I don't use my Kindle too often, but it does have one function that's really handy for book reviewing: The ability to highlight and save passages while reading, and access them later online. Jo Walton's Among Others—a fantasy/coming-of-age novel about a girl who loves fantasy and science fiction—was one of my favorite books of last year; my review is here, but here's a sampling of some of the passages I highlighted while reading:
There’s no sex, hardly any love stuff at all, in Middle Earth, which always made me think yes, the world would be better off without it.
After the bookshop, I checked out the shelves in the junk shop and bought a couple of things there too. I had so many books I could hardly walk at this point, and of course my leg was terrible. It always is when it rains. I didn’t ask to have my good leg replaced by a creaky rusty weathervane, but then I suppose nobody does. I would have made much greater sacrifices. [...] I should think of it as a war-wound, an old soldier’s scars. Frodo lost a finger, and all his own possibility of happiness. Tolkien understood about the things that happen after the end. Because this is after the end, this is all the Scouring of the Shire, this is figuring out how to live in the time that wasn’t supposed to happen after the glorious last stand. I saved the world, or I think I did, and look, the world is still here, with sunsets and interlibrary loans. And it doesn’t care about me any more than the Shire cared about Frodo.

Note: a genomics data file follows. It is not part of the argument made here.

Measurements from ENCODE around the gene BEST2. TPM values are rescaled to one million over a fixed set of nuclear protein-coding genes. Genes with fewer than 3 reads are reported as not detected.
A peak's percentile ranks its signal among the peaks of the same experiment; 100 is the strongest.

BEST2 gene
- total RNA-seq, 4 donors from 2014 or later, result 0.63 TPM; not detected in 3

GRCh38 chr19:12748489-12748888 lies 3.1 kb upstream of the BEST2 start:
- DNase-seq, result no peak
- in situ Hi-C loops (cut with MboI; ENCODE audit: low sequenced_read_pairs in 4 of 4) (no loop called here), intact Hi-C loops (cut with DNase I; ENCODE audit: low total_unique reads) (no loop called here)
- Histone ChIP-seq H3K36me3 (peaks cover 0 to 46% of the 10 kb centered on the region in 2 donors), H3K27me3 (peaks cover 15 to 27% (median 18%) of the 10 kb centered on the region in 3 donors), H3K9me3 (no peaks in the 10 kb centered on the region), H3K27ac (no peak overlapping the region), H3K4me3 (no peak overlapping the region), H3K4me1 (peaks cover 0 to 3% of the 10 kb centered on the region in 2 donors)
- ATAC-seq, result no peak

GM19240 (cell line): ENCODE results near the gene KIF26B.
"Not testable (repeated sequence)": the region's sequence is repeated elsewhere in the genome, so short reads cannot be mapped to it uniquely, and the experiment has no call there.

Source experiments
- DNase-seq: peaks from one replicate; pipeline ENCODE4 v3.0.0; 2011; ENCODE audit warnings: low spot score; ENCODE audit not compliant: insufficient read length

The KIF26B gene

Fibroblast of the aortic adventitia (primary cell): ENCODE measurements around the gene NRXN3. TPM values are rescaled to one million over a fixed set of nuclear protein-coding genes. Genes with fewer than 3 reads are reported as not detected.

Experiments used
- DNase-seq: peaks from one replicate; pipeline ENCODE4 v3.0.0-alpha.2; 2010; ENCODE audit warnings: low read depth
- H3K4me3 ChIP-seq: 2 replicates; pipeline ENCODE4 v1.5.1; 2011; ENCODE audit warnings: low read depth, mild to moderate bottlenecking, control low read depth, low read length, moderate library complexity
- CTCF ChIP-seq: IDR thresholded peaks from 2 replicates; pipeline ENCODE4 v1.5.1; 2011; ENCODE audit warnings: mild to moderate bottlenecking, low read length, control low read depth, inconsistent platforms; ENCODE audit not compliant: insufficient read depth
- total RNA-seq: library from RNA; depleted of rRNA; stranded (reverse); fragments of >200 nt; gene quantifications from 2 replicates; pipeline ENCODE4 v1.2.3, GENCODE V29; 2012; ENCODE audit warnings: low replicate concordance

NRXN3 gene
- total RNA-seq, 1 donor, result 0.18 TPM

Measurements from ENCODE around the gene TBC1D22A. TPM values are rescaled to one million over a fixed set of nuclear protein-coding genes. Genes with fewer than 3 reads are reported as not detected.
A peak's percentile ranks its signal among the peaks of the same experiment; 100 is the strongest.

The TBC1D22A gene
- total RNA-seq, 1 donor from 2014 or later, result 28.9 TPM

Carpenter says in the Inklings book that Lewis meant Aslan to be Jesus. I can sort of see it, but all the same it feels like a betrayal. It feels like allegory. No wonder Tolkien was cross. I’d have been cross too. I also feel tricked, because I didn’t notice all this time. Sometimes I’m so stupid—but Aslan was always so much himself. I don’t know what I think about Jesus, but I know what I think about Aslan.
Being left alone—and I am being left alone—isn’t quite as much what I wanted as I thought. Is this how people become evil? I don’t want to be.
Now imagine those passages read aloud in a Welsh accent. Walton's gonna be at the Cedar Hills Powell's tonight at 7 pm—I have lost some faith in Tri-Met in the last few days, but as long as the 20 doesn't fuck me over, I'm there. And if the buses do prove unamenable, there's an acceptable alternative at the downtown store: William Gibson is reading from his new collection of nonfiction at 7:30 pm.